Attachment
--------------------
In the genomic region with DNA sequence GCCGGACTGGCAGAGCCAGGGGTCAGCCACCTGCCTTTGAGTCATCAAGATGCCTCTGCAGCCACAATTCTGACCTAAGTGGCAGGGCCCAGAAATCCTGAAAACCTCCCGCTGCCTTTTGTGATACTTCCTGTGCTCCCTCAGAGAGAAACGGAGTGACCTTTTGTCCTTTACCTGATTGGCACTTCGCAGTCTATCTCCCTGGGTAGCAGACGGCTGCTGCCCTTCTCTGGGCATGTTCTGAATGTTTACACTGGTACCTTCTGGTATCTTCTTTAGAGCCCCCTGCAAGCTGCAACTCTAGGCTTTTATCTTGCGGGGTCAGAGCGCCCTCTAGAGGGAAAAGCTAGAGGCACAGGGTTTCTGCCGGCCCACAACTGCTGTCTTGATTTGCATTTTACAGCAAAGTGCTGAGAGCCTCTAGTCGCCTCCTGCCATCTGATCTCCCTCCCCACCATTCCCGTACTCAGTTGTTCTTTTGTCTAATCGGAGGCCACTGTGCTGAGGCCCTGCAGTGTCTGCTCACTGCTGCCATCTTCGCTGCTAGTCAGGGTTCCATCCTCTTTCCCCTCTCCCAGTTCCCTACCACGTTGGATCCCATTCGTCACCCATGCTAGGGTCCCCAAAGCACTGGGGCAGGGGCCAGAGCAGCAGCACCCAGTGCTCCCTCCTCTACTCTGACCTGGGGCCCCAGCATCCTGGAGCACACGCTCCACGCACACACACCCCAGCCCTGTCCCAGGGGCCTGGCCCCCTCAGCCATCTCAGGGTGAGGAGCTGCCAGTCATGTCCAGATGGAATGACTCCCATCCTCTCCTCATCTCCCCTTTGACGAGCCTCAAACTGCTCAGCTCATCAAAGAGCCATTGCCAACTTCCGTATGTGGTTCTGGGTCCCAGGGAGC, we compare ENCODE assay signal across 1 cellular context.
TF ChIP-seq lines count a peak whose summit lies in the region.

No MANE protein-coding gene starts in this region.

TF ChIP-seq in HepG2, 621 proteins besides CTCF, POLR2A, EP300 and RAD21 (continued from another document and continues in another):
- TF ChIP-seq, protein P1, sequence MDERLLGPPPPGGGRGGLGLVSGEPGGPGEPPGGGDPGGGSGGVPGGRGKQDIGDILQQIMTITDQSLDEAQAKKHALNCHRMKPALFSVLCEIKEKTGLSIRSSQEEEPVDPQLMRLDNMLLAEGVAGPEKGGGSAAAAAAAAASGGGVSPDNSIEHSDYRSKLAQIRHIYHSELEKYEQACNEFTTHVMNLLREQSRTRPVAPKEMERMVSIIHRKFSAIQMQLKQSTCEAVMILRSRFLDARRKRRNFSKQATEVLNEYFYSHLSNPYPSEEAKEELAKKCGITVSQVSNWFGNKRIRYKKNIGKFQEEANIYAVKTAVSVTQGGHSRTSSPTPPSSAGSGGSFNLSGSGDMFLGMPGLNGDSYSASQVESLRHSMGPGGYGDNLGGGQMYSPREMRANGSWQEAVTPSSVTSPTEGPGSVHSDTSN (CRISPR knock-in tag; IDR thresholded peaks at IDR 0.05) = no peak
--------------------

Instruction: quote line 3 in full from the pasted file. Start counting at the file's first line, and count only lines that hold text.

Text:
No MANE protein-coding gene starts in this region.